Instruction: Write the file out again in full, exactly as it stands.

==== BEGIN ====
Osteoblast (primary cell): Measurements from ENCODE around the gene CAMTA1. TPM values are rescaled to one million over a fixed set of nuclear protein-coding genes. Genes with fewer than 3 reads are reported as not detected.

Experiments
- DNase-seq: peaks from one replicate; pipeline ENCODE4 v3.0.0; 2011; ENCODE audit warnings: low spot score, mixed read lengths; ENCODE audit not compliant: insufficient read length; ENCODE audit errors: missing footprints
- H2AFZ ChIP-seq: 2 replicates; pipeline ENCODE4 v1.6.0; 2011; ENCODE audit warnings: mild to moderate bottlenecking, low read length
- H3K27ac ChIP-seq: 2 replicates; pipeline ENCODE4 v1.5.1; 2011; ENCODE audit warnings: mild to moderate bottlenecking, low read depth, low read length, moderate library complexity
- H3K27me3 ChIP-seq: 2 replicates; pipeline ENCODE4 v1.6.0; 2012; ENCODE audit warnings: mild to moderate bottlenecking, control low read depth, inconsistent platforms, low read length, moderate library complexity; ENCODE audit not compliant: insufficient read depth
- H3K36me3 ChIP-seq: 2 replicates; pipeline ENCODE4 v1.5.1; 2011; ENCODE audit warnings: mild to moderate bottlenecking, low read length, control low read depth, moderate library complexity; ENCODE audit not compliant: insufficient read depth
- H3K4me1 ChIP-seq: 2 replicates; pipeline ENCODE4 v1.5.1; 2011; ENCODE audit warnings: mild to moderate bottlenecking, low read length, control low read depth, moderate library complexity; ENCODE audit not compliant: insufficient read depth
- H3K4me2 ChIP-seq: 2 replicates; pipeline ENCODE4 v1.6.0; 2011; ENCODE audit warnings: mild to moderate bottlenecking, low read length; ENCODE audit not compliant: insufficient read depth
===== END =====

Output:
Osteoblast (primary cell): Measurements from ENCODE around the gene CAMTA1. TPM values are rescaled to one million over a fixed set of nuclear protein-coding genes. Genes with fewer than 3 reads are reported as not detected.

Experiments
- DNase-seq: peaks from one replicate; pipeline ENCODE4 v3.0.0; 2011; ENCODE audit warnings: low spot score, mixed read lengths; ENCODE audit not compliant: insufficient read length; ENCODE audit errors: missing footprints
- H2AFZ ChIP-seq: 2 replicates; pipeline ENCODE4 v1.6.0; 2011; ENCODE audit warnings: mild to moderate bottlenecking, low read length
- H3K27ac ChIP-seq: 2 replicates; pipeline ENCODE4 v1.5.1; 2011; ENCODE audit warnings: mild to moderate bottlenecking, low read depth, low read length, moderate library complexity
- H3K27me3 ChIP-seq: 2 replicates; pipeline ENCODE4 v1.6.0; 2012; ENCODE audit warnings: mild to moderate bottlenecking, control low read depth, inconsistent platforms, low read length, moderate library complexity; ENCODE audit not compliant: insufficient read depth
- H3K36me3 ChIP-seq: 2 replicates; pipeline ENCODE4 v1.5.1; 2011; ENCODE audit warnings: mild to moderate bottlenecking, low read length, control low read depth, moderate library complexity; ENCODE audit not compliant: insufficient read depth
- H3K4me1 ChIP-seq: 2 replicates; pipeline ENCODE4 v1.5.1; 2011; ENCODE audit warnings: mild to moderate bottlenecking, low read length, control low read depth, moderate library complexity; ENCODE audit not compliant: insufficient read depth
- H3K4me2 ChIP-seq: 2 replicates; pipeline ENCODE4 v1.6.0; 2011; ENCODE audit warnings: mild to moderate bottlenecking, low read length; ENCODE audit not compliant: insufficient read depth